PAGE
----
Morning in the Philippines, 2013

Travel, Travel, Travel
Deployments are the perfect time to travel! What’s so awesome about traveling alone? Everything costs half as much! Only one set of airfare, only one thing to pay for per meal, only one ticket to buy for that tour! Team up with a friend or go and visit family or whatever you need to do, but take advantage of a much more flexible schedule. Note: if you have kids or other family members, your mileage may, again, vary, but this still applies– having something AWESOME and EXCITING to look forward to DURING deployments, it can make the time go by faster, and keep the experience from being a negative. Turn it into something positive!

Good friends make all the difference

Choose Your Friends Wisely
This goes back to the What I Should Have Learned in Kindergarten, but the best way to get through deployments is by having a solid group of friends that you can trust. These might or might not be fellow military spouses. Proximity doesn’t always breed the best friendships. I don’t mean this to sound negative, but if you are looking for friendships, the best place to find them is in spaces where you have things in common, like volunteer jobs, hobbies, church, etc. This also goes back to the thing about having your own hobbies. It’s important.

Friendships can last despite the miles between you.

You Are Not Alone
Even if your fellow military spouses aren’t going to be your best friends, they know better than anyone what you’re going through, so don’t be afraid to reach out to them. There are spaces online to meet people, clubs and events, all kinds of ways to get connected, and there is value to just being able to be like “UGH THAT STUPID BOAT IS GONE AGAIN” and have someone nod and pour you another glass of wine without you having to explain more.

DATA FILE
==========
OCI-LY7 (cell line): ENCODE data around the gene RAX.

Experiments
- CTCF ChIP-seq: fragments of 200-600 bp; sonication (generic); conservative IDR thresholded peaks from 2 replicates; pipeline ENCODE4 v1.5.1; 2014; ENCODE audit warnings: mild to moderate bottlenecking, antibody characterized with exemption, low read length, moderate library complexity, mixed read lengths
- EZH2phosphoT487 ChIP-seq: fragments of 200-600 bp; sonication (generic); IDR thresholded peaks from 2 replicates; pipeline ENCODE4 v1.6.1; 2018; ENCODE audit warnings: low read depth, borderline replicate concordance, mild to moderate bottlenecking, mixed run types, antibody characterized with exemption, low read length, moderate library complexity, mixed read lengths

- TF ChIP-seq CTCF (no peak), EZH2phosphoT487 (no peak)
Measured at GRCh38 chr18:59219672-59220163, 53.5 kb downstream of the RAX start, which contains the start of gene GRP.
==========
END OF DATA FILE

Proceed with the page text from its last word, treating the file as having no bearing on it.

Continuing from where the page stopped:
That being said, some of my closest friends over the years have come from the military community. We usually have something else in common than “Well, here we are at this military function together,” and having them to vent/drink wine with has made a huge difference. One of my favorite traditions at a particular base was a weekly dinner party with rotating hosts. We never had much of a plan beyond “show up at this time and I’ll feed you, and bring wine” (yes, I know, it’s a recurring theme, but trust me on this one) but those dinners were invaluable.

Plan fun things for when your service member is home, too!

This, Too, Shall Pass
It feels like it’s taking forever. The ship/squadron/platoon/plane/whatever has been gone for weeks or months and time is dragging by and you’re stuck in a rut because it feels like you’re back to being single, and work is boring, and you just can’t watch any moreΒ Supernatural on TV no matter how cute those Winchester brothers are, but you know what? Time is still passing. You’re getting there. Set small interval goals to look forward to (see the previous Travel!) and it will help break up the marathon into easier-to-run sprints. You can do this.

Got any other tips for military spouse survival? Leave them below!Β